Tipping. I'm a generous tipper to service staff, because once upon a time I worked in the service industry. I've seen "all-inclusive" resorts in Mexico that prevent you from tipping, saying it's built into the price. I also understand(correct me if I'm wrong) that there's an additional $12 per person per day gratuities fee on cruise ships that cover that part of it. So when you get up after a big satisfying meal, what's the deal on slipping a couple bucks to the guy who brought you the plate? Expected, not expected, not permitted, frowned upon, built into the price, what?

So, now I realize I've started to write a bloody novel, and my keyboard is heating up because I'm typing so much. So, I'll summarize, and then wait for some help.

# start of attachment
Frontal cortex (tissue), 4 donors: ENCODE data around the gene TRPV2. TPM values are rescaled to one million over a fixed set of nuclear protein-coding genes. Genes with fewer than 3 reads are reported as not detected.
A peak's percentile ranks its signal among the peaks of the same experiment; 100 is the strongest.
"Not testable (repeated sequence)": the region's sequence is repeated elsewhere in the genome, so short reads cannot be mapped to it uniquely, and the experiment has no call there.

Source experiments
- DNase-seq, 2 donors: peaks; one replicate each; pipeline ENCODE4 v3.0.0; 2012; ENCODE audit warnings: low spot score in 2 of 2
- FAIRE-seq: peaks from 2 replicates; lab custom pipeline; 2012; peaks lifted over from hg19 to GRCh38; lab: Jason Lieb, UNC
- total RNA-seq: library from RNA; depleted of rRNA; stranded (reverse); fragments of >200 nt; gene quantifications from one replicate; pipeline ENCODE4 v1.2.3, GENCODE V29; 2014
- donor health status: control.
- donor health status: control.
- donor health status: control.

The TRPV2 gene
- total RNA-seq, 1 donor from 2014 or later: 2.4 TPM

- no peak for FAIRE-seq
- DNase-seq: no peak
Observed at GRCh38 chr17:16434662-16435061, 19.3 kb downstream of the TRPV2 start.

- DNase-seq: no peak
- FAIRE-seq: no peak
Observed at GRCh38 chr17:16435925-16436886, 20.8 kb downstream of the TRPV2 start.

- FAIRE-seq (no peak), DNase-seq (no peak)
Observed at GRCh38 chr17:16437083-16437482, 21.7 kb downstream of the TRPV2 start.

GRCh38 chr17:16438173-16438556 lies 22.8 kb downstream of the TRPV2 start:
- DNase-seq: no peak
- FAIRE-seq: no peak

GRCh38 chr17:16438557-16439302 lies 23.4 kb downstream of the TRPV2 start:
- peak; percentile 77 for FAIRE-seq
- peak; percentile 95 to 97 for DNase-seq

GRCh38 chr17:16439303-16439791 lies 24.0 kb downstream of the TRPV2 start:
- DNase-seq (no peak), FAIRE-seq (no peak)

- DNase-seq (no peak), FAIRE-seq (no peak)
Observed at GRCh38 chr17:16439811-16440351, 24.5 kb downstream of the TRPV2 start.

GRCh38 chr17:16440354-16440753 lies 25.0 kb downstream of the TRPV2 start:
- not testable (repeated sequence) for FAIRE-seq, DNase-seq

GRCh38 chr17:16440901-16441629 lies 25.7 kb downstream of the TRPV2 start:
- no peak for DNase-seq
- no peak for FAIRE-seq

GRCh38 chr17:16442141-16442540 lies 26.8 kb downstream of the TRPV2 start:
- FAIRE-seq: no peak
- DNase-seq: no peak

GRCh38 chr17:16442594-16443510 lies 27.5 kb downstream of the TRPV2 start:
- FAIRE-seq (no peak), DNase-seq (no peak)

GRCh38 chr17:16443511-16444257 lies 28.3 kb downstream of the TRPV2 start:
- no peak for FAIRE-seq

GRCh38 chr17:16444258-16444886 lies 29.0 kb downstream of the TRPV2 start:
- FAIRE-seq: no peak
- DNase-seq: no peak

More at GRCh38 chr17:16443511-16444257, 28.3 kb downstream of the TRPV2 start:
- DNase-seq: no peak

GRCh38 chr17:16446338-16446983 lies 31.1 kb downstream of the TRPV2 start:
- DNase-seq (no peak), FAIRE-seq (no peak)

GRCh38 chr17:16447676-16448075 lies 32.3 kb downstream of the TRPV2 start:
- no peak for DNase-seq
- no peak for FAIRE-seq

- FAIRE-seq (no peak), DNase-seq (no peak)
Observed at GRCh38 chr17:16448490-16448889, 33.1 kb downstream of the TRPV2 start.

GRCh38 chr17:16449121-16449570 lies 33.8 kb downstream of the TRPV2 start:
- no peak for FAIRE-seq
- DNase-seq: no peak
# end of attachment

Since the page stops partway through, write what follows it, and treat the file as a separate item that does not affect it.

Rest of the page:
Questions I have regarding money:

1) If you were not interested in gambling but expected to have 4-6 alcoholic beverages daily between 2 people, and were taking a 4-night cruise with 1 half-day stopover, knowing you'd have to buy some swag for the kid, how much cash would you take?
2) If you were not interested in gambling but expected to have 4-6 alcoholic beverages daily between 2 people, and were taking a 7-night cruise with 3 day-long stopovers, knowing you'd have to buy some swag for the kid, how much cash would you take?
3) What are the guidelines regarding tipping and gratuities on a cruise ship(specifically aboard the Disney Cruise Line)?

Questions not dealing with budget:

1) What's the weather like on the Pacific, both along the Alaskan and Californian coastlines, for cruising? Would it be too cold to swim, or sit on the verandah and have a drink, in May or September? What kind of clothing would you pack for that?
2) When the ship stops over at a port of call, what is the typical expectation regarding disembarking and re-boarding?
3) Have you ever taken, or seen offered, an on-ship tour showing the engine and control spaces, or is this just not feasible given liability/security reasons?
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Old March 11th, 2013, 11:47 PM